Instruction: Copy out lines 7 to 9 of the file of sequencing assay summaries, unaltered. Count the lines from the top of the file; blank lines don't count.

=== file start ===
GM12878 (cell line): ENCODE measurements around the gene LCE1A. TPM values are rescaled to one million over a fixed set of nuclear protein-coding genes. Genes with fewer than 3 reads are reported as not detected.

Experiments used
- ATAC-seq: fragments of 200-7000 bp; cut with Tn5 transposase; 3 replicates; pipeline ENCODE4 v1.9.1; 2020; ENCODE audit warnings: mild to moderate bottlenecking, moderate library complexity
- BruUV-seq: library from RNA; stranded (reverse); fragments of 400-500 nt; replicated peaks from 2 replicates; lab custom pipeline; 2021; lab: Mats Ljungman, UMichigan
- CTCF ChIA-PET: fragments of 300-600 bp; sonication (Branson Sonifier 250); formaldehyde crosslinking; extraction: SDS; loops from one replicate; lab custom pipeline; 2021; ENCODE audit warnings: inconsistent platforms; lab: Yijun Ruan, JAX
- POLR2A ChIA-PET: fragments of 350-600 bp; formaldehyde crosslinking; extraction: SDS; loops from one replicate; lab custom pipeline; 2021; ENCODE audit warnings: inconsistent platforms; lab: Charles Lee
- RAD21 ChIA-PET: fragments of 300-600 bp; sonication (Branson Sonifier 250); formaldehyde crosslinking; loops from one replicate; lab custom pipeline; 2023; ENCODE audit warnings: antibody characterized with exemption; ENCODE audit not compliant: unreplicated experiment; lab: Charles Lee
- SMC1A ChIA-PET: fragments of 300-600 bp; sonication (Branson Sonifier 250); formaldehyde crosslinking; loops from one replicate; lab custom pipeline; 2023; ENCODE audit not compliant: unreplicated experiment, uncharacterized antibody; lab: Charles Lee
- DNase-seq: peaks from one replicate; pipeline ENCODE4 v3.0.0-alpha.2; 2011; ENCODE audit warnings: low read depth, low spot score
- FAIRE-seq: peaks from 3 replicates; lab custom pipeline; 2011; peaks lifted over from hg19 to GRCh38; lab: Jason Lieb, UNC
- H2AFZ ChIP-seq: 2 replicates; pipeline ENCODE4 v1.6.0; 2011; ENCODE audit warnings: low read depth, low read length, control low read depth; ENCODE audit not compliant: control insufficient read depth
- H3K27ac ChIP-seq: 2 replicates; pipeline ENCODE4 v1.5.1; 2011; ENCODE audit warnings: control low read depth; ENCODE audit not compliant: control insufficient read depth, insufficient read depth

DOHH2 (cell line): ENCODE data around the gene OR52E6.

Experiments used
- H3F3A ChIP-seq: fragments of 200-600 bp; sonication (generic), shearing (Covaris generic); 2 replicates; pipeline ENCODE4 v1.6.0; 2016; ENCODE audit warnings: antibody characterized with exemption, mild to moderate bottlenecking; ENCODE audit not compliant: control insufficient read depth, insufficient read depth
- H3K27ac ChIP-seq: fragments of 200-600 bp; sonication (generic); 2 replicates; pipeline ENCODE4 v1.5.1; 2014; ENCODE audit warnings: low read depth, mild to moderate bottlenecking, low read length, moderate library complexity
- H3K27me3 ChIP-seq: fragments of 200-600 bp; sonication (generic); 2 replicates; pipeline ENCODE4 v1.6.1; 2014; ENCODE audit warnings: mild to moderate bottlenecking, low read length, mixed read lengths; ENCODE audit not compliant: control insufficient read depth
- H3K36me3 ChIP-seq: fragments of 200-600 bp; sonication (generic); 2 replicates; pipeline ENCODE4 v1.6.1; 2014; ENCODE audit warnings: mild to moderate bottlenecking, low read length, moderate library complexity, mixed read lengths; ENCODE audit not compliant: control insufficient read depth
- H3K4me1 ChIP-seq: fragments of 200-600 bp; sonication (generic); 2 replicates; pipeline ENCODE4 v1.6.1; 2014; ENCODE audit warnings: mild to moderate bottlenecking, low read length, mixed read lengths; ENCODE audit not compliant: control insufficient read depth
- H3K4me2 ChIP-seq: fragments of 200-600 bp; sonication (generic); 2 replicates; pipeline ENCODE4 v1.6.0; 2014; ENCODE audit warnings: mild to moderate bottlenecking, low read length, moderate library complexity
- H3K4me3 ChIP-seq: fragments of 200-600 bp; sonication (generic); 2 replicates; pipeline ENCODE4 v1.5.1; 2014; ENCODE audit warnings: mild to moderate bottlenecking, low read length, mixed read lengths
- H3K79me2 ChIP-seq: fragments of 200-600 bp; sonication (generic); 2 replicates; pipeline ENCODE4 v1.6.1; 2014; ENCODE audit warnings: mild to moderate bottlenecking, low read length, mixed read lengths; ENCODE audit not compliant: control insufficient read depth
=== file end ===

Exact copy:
- RAD21 ChIA-PET: fragments of 300-600 bp; sonication (Branson Sonifier 250); formaldehyde crosslinking; loops from one replicate; lab custom pipeline; 2023; ENCODE audit warnings: antibody characterized with exemption; ENCODE audit not compliant: unreplicated experiment; lab: Charles Lee
- SMC1A ChIA-PET: fragments of 300-600 bp; sonication (Branson Sonifier 250); formaldehyde crosslinking; loops from one replicate; lab custom pipeline; 2023; ENCODE audit not compliant: unreplicated experiment, uncharacterized antibody; lab: Charles Lee
- DNase-seq: peaks from one replicate; pipeline ENCODE4 v3.0.0-alpha.2; 2011; ENCODE audit warnings: low read depth, low spot score